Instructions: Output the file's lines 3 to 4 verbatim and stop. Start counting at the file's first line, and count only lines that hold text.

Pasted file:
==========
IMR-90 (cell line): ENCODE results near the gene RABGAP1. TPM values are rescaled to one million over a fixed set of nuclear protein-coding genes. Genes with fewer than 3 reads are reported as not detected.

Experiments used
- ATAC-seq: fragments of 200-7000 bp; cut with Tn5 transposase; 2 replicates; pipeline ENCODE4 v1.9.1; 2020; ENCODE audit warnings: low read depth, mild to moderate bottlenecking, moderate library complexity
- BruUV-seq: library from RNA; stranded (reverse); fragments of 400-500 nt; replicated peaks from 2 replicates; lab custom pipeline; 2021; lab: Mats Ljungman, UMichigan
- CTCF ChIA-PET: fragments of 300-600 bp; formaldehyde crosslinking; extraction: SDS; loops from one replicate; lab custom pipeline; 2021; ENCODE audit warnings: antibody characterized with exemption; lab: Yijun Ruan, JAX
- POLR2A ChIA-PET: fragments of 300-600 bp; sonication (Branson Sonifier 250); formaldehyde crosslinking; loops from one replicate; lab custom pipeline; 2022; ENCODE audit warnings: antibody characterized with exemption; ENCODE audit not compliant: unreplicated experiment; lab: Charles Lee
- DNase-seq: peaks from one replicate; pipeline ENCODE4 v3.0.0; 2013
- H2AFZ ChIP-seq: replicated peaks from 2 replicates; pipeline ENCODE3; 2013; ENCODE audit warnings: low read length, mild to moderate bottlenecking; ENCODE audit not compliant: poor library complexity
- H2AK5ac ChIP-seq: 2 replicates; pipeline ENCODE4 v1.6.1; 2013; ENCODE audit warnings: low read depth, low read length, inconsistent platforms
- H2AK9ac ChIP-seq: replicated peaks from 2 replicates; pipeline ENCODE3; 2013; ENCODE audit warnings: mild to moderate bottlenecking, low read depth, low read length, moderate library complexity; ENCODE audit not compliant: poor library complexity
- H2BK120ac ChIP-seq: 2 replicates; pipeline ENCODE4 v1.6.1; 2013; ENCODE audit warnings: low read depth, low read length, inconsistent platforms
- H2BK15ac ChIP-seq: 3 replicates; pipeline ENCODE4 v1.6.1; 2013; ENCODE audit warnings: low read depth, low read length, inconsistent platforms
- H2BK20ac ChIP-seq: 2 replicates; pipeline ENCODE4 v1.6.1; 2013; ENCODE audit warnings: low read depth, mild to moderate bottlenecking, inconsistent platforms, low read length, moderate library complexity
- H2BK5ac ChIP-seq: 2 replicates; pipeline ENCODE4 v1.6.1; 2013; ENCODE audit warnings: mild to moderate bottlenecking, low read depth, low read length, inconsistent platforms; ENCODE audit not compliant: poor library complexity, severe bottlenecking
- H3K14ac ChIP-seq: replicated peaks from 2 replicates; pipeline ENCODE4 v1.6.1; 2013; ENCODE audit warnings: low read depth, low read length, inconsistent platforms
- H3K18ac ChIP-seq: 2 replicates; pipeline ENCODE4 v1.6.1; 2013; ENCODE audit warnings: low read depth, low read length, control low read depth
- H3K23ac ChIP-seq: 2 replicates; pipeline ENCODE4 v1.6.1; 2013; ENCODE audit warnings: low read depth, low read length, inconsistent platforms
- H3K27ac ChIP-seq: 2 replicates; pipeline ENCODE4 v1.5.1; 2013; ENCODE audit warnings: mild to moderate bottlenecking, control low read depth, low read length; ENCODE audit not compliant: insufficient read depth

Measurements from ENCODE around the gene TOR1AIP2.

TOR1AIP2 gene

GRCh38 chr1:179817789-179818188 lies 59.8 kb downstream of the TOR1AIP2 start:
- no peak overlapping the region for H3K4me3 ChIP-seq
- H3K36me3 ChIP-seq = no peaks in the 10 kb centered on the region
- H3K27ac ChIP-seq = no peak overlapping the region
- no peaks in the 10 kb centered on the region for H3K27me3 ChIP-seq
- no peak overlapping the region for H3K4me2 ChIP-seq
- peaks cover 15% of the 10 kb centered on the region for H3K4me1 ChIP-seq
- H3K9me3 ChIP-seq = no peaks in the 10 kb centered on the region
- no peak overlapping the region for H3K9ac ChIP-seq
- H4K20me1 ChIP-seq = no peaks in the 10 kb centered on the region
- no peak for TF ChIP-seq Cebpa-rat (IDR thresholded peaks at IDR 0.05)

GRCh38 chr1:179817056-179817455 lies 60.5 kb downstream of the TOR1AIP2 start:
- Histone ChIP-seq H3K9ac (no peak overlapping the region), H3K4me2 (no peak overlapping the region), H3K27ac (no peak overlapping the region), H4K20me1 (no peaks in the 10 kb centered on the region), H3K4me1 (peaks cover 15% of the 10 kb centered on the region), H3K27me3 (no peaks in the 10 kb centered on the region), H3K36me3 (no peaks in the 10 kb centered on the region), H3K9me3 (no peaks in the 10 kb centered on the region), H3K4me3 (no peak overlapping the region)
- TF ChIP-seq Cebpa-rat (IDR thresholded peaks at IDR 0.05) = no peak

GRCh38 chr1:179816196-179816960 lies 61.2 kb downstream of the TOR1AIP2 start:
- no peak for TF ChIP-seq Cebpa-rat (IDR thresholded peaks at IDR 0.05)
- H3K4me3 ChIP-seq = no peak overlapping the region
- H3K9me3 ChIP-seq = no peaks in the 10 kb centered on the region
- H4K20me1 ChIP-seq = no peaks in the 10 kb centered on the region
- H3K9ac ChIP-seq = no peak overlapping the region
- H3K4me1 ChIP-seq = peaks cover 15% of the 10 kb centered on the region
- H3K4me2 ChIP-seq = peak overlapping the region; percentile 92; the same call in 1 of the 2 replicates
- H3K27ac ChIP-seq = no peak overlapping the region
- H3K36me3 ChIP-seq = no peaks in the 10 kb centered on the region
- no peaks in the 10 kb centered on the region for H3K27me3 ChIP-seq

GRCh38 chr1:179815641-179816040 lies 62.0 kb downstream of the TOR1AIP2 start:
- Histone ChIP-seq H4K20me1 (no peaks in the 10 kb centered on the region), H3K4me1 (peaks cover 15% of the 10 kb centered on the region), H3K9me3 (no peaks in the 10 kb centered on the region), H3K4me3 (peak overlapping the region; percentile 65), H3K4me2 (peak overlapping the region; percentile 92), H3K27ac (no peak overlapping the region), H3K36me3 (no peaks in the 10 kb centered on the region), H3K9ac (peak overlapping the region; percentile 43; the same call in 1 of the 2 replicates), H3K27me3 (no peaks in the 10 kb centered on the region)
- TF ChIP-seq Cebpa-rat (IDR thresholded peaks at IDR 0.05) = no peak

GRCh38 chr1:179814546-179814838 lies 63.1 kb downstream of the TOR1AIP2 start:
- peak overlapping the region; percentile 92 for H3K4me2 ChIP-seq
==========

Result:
- ATAC-seq: fragments of 200-7000 bp; cut with Tn5 transposase; 2 replicates; pipeline ENCODE4 v1.9.1; 2020; ENCODE audit warnings: low read depth, mild to moderate bottlenecking, moderate library complexity
- BruUV-seq: library from RNA; stranded (reverse); fragments of 400-500 nt; replicated peaks from 2 replicates; lab custom pipeline; 2021; lab: Mats Ljungman, UMichigan